There is at least one thing missing from the proposed multi-use stadium in Shannon Park.
The proposal by Schooners Sports and Entertainment includes a number of funding options for the municipality, from an upfront cash payment of 15-20 per cent, to an annual payment of $2 million with the expectation of getting money back through ticket sales.
The proposal includes ways the stadium could be used beyond just for a CFL team and highlights how it could help to grow the area.
It also includes some details on how traffic will flow around the stadium itself — but not in the surrounding area.
“The challenge will be how to get people there, to and from other areas to the stadium,” said Ahsan Habib, an associate professor with Dalhousie’s School of Planning.
“That’s not part of the proposal, but at the same time that’s an important question we should be asking.”
Habib says as the infrastructure stands in it’s current state it is not prepared to accomodate high volumes of traffic at one time. Even just getting off the MacKay bridge could be problematic.
“One is the access road. In general, this has a lot of safety issues itself, with the approach road,” he said.
Parking will also be limited. The proposal includes only 361 general parking spots with an additional 58 spots for VIP, though it estimates about 10,000 people will attend games by taking public transit.
Habib says that’s a fair assumption; that is what happens in most other cities. But for that to work, a transit system would need to be established in the area. Currently only route 51 services the area, and for many areas in HRM, buses will only get you as far as Highfield Terminal which is at least a 20 minute walk away from the site.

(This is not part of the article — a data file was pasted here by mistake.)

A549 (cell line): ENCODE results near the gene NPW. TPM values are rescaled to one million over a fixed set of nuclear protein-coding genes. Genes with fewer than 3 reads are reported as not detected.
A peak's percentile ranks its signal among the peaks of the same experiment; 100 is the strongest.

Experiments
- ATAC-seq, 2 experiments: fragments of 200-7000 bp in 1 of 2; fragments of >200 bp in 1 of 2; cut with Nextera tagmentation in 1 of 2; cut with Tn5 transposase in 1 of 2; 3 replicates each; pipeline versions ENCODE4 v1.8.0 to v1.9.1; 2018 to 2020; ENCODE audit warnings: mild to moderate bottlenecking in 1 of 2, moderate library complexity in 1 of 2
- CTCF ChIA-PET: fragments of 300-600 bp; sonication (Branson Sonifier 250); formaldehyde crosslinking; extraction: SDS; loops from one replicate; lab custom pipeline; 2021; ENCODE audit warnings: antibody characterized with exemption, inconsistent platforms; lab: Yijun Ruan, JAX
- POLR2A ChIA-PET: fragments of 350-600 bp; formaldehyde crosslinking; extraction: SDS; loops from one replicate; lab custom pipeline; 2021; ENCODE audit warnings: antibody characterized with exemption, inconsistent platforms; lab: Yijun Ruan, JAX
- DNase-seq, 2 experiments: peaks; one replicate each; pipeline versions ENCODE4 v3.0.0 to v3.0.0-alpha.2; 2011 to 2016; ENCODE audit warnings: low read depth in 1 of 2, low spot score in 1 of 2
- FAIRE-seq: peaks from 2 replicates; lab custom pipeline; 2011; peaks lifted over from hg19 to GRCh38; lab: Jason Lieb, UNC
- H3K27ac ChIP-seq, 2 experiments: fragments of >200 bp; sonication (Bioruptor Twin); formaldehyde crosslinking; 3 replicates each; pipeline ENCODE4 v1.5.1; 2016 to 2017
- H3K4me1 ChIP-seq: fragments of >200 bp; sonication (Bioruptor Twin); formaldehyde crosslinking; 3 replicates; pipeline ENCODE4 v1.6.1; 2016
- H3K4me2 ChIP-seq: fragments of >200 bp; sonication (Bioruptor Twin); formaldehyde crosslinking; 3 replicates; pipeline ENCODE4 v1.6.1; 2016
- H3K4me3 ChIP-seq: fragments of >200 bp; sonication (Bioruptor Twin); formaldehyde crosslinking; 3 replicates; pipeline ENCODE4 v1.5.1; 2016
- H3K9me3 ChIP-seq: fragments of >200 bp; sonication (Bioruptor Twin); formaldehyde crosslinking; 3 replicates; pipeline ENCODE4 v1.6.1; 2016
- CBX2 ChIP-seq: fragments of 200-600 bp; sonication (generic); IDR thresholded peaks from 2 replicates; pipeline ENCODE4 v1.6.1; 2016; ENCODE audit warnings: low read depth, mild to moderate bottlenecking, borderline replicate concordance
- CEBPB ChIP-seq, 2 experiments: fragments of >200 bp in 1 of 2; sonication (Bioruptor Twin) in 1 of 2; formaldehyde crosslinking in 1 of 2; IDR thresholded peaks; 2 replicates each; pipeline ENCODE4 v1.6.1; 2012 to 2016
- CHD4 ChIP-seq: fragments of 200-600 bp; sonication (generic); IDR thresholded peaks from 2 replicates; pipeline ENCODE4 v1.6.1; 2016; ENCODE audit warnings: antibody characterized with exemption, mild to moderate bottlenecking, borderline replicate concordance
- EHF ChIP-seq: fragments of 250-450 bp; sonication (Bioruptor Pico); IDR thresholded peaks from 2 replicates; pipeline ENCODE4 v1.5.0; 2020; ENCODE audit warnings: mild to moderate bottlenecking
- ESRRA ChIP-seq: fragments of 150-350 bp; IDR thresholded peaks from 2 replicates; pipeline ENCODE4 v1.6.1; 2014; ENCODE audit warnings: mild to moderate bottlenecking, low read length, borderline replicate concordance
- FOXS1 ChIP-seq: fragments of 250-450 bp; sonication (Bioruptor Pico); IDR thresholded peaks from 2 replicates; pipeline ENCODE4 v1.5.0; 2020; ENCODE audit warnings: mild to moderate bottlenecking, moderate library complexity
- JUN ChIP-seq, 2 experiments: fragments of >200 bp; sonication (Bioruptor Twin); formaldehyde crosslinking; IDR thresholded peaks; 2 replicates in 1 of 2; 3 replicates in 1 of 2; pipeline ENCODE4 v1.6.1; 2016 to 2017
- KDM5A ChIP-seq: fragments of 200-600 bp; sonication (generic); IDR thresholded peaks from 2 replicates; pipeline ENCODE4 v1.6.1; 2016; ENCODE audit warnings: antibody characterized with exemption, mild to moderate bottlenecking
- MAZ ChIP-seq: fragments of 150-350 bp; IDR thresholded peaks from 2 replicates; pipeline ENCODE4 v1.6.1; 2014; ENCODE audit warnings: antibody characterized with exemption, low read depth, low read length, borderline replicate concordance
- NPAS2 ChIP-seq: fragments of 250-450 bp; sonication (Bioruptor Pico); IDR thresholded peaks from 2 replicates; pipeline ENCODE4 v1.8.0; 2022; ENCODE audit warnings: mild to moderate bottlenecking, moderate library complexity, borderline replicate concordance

“There needs to be more improvement for more direct transit services, express buses or bus rapid transit or other kinds of route alignments,” said Habib.
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He suspects roads would also need to be widened to accommodate more buses in the area. All of this would likely be an additional cost to the municipality that’s not included in the proposal.
Deputy Mayor Tony Mancini is the councillor for the area and says while it could be challenging to improve the transit system within the proposed timeframe for a stadium, the cost is not necessarily a bad thing.”
“For me being the councilor to that area, we have gaps in the transit system throughout the municipality particularly in that are so I would love some increased transit.”
He also notes that regardless of if they move forward with the stadium or not, better transit in the area will still need to be addressed in the future.
“If there’s no stadium and Canada lands moves forward with the last concept plan that we had we still have to have that same conversation of infrastructure. What do we have? Do we put a ferry? Does a bus route go through? Who pays for it?”